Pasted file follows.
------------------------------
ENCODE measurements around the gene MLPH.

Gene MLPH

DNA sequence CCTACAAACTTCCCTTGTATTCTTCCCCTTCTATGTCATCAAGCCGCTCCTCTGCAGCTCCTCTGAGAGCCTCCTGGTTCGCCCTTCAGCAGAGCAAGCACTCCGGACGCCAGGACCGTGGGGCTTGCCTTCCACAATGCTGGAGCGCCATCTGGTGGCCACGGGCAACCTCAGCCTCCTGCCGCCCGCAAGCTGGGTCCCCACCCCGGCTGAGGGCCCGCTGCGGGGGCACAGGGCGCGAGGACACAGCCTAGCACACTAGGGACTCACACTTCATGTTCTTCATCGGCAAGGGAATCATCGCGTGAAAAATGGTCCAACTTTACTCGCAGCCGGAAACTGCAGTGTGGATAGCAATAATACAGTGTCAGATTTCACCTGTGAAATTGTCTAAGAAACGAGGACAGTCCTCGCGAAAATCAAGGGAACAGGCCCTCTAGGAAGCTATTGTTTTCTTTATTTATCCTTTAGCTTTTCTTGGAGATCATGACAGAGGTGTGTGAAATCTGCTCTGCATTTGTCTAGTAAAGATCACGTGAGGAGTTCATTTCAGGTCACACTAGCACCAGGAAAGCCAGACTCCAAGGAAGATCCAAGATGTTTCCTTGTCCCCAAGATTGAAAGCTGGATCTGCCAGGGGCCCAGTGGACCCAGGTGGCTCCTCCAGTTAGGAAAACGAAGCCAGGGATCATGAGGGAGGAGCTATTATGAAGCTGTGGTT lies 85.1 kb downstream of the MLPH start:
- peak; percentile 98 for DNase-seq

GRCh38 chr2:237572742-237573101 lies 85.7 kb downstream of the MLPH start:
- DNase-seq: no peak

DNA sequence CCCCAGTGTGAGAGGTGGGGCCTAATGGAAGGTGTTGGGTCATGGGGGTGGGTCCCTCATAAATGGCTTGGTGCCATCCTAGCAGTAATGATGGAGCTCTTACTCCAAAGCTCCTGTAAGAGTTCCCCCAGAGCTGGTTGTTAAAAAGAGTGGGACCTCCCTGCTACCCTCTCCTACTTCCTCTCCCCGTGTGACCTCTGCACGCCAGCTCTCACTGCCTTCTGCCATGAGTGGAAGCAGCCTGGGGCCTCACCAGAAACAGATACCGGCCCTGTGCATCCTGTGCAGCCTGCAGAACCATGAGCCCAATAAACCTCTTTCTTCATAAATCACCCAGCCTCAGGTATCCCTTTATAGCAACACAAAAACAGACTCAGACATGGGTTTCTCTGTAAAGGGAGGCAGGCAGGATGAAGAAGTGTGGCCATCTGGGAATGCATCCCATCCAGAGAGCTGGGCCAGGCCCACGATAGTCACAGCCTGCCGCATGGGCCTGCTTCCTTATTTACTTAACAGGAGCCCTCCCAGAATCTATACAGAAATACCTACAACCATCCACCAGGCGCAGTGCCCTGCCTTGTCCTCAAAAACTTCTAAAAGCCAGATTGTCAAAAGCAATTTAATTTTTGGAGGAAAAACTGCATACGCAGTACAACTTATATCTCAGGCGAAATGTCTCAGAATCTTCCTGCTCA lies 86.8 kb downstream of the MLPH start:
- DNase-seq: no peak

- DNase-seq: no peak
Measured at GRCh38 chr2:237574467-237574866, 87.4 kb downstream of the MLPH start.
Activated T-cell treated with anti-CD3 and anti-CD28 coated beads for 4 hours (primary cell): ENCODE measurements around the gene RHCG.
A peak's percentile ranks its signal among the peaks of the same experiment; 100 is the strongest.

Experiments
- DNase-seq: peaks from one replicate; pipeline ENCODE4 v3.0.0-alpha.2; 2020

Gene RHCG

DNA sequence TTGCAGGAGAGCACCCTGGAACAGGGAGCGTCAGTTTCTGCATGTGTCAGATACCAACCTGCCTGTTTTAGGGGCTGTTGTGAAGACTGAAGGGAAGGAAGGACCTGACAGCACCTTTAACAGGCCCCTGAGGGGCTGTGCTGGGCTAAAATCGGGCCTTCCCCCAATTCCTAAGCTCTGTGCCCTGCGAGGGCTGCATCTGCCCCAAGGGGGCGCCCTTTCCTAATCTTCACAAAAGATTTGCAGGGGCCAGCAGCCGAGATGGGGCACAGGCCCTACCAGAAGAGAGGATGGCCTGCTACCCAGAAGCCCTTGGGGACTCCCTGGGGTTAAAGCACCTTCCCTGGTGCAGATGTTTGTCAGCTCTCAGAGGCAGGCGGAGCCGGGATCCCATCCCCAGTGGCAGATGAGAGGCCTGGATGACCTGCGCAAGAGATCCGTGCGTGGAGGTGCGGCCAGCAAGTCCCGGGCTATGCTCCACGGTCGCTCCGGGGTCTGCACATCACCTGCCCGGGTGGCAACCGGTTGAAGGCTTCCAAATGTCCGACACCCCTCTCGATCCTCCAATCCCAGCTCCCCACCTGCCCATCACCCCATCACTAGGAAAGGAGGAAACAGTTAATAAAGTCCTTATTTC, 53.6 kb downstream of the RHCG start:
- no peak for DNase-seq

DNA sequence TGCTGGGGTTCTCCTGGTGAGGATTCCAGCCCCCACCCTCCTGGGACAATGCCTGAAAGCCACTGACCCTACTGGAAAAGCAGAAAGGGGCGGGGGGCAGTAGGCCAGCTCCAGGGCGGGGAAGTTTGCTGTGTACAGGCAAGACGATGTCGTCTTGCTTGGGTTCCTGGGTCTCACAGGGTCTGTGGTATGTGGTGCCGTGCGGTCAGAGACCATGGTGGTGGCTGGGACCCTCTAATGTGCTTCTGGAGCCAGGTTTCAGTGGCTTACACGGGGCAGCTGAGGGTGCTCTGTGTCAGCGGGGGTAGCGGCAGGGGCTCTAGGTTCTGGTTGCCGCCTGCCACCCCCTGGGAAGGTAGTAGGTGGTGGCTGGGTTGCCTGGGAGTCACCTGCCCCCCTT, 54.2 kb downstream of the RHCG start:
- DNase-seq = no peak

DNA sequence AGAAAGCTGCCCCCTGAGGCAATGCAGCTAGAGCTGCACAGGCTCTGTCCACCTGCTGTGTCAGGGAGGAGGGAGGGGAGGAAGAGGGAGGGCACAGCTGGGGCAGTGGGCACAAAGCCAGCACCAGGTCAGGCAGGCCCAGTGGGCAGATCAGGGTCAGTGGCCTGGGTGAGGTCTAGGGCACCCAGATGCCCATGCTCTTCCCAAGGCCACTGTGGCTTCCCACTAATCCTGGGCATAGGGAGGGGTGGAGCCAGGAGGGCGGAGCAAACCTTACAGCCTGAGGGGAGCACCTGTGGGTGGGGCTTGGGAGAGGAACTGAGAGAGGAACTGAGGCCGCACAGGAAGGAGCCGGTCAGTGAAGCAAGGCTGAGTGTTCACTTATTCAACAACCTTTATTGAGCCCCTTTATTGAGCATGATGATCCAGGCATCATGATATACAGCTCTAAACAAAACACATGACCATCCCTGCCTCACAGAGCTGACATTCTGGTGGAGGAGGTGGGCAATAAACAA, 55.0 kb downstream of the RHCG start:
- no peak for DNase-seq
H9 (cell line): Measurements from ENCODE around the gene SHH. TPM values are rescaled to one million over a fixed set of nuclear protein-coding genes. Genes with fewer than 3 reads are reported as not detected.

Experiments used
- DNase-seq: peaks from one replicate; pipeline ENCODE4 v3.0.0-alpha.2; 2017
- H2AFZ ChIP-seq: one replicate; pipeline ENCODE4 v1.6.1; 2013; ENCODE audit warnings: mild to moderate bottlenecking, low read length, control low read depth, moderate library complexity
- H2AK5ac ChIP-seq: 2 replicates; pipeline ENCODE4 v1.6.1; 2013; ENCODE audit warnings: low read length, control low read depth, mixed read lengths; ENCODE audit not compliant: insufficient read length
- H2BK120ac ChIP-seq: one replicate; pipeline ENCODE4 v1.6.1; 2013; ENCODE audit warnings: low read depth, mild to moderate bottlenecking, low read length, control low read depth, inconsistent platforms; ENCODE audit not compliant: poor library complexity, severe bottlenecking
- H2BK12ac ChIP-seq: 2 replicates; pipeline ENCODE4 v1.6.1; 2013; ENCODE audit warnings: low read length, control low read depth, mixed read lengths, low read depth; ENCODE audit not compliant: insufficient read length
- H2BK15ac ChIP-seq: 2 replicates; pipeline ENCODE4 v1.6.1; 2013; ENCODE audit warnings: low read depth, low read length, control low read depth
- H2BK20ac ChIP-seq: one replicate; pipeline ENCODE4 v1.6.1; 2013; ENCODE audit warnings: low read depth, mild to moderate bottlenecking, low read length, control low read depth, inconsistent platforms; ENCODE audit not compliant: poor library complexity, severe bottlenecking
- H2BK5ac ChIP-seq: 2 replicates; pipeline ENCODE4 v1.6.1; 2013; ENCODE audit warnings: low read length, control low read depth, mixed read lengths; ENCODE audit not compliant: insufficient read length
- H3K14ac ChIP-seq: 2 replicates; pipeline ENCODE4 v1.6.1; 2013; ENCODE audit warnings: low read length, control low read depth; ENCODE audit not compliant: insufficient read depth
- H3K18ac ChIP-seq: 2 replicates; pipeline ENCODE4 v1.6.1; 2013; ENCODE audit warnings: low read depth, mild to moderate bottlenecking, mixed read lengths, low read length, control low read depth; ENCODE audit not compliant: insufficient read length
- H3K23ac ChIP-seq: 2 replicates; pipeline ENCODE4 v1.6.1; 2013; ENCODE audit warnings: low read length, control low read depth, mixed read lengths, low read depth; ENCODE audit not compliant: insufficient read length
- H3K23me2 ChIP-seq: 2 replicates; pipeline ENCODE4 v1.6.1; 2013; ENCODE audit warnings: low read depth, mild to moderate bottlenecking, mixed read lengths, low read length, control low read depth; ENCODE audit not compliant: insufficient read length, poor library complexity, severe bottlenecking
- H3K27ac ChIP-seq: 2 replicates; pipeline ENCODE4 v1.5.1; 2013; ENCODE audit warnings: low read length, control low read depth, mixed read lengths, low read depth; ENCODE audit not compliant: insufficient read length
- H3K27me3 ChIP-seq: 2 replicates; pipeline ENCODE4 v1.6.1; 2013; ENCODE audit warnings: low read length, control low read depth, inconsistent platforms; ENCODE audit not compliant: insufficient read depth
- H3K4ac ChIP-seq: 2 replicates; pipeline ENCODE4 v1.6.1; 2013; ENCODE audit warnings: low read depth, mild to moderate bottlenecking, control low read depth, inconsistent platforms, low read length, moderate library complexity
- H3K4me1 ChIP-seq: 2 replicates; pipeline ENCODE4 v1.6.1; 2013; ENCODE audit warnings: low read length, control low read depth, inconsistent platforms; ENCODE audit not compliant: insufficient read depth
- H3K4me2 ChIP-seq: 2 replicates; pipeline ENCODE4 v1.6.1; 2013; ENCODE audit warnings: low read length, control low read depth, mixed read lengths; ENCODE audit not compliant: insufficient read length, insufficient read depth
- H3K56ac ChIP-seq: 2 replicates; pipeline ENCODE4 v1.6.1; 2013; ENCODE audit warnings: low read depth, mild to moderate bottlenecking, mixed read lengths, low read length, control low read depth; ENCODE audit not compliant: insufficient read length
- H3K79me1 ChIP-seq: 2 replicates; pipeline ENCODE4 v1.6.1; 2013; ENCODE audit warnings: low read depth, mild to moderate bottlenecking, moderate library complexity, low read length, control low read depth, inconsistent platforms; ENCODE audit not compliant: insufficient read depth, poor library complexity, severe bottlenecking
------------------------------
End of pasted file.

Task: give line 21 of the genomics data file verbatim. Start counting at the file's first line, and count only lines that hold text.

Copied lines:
- no peak for DNase-seq